Friday, June 21, 2019


The authorities continued to unduly restrict the rights to freedom of expression and peaceful assembly, including by prosecuting and imprisoning government critics under criminal defamation laws. Members of the Bidun minority continued to face discrimination and were denied the right to a nationality. Migrant workers remained inadequately protected against exploitation and abuse. Courts continued to hand down death sentences; no executions were reported.

 Kuwait led mediation efforts to resolve the Gulf crisis that erupted in June 2017, when Bahrain, Egypt, Saudi Arabia and the United Arab Emirates (UAE) severed relations with Qatar. Kuwait remained part of the Saudi Arabia-led coalition engaged in armed conflict in Yemen (see Yemen entry).
The government terminated the employment contracts of over 3,000 foreign employees in the public sector under a nationalization policy.
In September, the government established the National Committee on International
Humanitarian Law; its purpose will be to review judicial verdicts and legislation relating to international humanitarian law in light of the Geneva Conventions.

 The rights to freedom of expression, association and peaceful assembly remained curtailed. The authorities prosecuted government critics under provisions of the Penal Code that criminalize speech deemed offensive to the emir or disparaging to neighbouring countries. In August, the government proposed a law that would punish with five years in prison anyone who defames or disparages the crown prince or his deputy Blogger and online activist Abdullah Saleh was sentenced in his absence to a total of 25 years’ imprisonment in different cases simply for expressing views on social media deemed “insulting” to Bahrain, Saudi Arabia and the UAE. In February, the Court of Cassation upheld the prison sentences of 13 people for publicizing or reciting extracts of a speech by former opposition member of parliament Musallam alBarrak, for which he was sentenced to two years in prison in 2015. In May, Hamad al-Naqi, who had received a 10-year prison sentence in 2012 for “insulting the Prophet Muhammad and the Sunni Muslim rulers of Saudi Arabia and Bahrain on social media”, was pardoned and released after serving half his sentence.
In June, Kuwait’s minister of social affairs dissolved the board of directors of the Kuwait Liberal Society for participating in a forum on free thought with a Dutch political party, joining the Arab Liberal Federation (a network of political parties) and fundraising during the month of Ramadan without prior official permission. A member of the Society was sentenced to six months in jail for a Twitter post.
In July, the Court of Cassation upheld the convictions of 16 opposition politicians, human rights defenders and peaceful demonstrators, including eight former or current members of parliament, on charges relating to their participation in a 2011 protest. The convictions were based on politically motivated charges after trials that violated international standards of fairness and contravened the rights to freedom of expression and peaceful assembly. Trial observer Pete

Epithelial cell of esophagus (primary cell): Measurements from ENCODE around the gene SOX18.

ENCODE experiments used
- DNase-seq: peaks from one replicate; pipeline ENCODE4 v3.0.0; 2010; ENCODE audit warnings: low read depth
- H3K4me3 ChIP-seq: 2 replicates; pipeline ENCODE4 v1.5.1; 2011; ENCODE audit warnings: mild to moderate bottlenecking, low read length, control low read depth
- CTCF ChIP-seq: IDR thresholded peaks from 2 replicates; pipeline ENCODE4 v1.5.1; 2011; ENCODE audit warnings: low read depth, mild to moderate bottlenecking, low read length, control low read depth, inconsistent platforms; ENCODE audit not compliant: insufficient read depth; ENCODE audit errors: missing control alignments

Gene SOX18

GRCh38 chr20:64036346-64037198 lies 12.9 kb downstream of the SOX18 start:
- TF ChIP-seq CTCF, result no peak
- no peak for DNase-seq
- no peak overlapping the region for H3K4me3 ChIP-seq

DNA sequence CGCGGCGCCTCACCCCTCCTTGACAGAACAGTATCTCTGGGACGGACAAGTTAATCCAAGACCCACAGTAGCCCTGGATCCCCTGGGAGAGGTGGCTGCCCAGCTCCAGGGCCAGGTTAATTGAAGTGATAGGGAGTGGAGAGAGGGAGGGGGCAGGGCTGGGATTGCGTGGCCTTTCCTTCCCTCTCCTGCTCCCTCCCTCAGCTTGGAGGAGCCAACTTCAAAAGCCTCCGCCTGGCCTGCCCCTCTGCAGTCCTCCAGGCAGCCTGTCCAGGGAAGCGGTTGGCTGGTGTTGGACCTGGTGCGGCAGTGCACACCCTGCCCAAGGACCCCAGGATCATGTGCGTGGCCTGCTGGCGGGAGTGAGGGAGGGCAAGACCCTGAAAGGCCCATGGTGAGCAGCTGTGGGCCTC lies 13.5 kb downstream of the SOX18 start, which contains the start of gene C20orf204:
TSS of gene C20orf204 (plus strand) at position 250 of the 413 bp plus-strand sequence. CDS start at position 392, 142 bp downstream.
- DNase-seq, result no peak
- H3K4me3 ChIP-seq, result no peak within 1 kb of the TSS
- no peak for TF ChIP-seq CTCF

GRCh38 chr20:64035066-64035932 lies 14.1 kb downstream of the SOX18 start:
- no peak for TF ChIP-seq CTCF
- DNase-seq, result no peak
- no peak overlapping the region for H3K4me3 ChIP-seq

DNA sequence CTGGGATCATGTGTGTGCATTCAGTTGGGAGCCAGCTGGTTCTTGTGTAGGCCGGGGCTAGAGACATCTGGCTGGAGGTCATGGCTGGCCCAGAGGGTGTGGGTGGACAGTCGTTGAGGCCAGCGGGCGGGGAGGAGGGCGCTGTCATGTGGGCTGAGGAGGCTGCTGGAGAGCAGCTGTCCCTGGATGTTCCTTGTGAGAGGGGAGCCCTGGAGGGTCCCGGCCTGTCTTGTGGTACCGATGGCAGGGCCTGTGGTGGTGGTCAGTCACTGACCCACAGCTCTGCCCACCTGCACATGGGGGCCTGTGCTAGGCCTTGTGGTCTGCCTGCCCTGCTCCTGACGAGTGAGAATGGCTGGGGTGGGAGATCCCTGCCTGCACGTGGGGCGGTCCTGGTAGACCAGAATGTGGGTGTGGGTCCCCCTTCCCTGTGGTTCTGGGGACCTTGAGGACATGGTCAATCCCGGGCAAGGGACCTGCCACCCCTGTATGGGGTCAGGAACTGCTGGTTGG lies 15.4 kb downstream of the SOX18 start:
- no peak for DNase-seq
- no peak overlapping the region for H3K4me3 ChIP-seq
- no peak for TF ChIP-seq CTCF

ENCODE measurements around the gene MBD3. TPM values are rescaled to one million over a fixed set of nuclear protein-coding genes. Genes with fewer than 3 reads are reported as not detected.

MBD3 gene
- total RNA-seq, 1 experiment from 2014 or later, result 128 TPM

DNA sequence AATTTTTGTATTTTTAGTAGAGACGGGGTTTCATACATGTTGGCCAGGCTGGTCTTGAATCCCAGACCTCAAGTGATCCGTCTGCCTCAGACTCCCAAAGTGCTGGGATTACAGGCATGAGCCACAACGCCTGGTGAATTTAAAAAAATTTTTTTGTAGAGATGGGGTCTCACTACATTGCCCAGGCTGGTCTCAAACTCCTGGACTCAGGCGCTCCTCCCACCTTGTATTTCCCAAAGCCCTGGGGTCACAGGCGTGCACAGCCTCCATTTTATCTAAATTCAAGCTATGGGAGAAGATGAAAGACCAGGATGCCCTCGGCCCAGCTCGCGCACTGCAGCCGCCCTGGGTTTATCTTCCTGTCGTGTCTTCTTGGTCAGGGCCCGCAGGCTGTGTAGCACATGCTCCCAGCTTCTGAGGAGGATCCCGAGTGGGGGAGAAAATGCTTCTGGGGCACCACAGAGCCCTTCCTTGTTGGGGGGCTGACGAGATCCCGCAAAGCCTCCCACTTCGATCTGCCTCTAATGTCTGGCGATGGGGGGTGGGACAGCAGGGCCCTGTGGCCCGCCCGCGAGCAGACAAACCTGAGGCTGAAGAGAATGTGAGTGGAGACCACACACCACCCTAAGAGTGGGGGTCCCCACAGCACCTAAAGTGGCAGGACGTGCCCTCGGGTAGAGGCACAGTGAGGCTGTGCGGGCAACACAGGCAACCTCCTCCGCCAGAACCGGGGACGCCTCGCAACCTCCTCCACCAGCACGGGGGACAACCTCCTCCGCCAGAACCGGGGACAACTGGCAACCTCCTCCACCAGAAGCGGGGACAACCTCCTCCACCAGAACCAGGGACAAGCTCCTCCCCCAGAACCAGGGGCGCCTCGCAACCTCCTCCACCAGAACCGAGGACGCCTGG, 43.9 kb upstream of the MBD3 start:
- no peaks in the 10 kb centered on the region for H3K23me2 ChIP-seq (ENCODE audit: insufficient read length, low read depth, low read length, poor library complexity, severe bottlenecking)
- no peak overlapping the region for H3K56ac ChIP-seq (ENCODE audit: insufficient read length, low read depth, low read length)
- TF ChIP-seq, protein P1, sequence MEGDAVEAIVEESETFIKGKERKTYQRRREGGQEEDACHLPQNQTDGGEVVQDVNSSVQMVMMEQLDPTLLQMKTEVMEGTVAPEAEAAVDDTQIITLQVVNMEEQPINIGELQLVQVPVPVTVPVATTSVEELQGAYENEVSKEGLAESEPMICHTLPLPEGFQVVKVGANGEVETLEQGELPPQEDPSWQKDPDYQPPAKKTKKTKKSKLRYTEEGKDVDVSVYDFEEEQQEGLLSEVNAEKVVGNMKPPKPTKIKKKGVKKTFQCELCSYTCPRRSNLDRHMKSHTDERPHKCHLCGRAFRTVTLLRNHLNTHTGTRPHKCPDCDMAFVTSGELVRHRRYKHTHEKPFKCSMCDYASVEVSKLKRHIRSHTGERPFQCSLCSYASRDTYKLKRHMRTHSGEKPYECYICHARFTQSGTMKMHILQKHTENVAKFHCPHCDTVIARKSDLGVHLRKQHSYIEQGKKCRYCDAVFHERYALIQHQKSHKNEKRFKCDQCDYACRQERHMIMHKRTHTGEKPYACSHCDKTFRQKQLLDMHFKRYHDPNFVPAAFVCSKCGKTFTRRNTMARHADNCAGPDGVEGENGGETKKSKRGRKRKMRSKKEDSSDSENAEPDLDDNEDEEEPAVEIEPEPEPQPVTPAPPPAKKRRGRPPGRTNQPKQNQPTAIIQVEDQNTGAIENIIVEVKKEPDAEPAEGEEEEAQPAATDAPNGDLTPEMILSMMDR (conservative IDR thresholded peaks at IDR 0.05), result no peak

Weatherby, who was part of a legal team monitoring the trial, was blocked from entering the country.

In March, a law was passed that allows Bidun to join the military. Parliament also approved a draft law that would grant Kuwaiti citizenship to up to 4,000 Bidun, but it had not been enacted by the end of the year.
The authorities continued to withhold citizenship from more than 100,000 Bidun long-term residents of Kuwait, who remained stateless and unable to access a range of public services. In June, the minister of education rejected a parliamentary proposal to register children of Bidun at public schools. According to the ministry’s regulations, registration is only allowed for Bidun children born of Kuwaiti mothers, and children and grandchildren of Bidun categorized as “martyrs” after being killed during the Iraqi invasion of 1990.
 In October, the Council of Ministers approved the reinstatement of Kuwaiti nationality for several individuals, including government critics, whose citizenship had been revoked several years earlier.

 Migrant workers continued to face exploitation and abuse under the kafala (sponsorship) system, which ties a worker’s visa to their employer
and prevents them from changing jobs without the employer’s consent. Migrant domestic workers, mostly women, remained especially at risk and exposed to physical, sexual and psychological abuse by their employers.
In February, the Philippines imposed a ban on the deployment of Filipino workers to Kuwait following the murder of a Filipina domestic worker by her employers. It also facilitated the voluntary repatriation of thousands of migrant workers. Following months of diplomatic crisis, the ban was lifted in May after Kuwait and the Philippines signed a bilateral agreement regulating some working conditions for domestic workers.

Women continued to face discrimination in law and practice. In particular, the law accords women fewer rights than men in family matters such as divorce, child custody, inheritance, nationality rights and domestic violence.
Courts continued to hand down death sentences for offences including murder and drug trafficking; no executions were reported.

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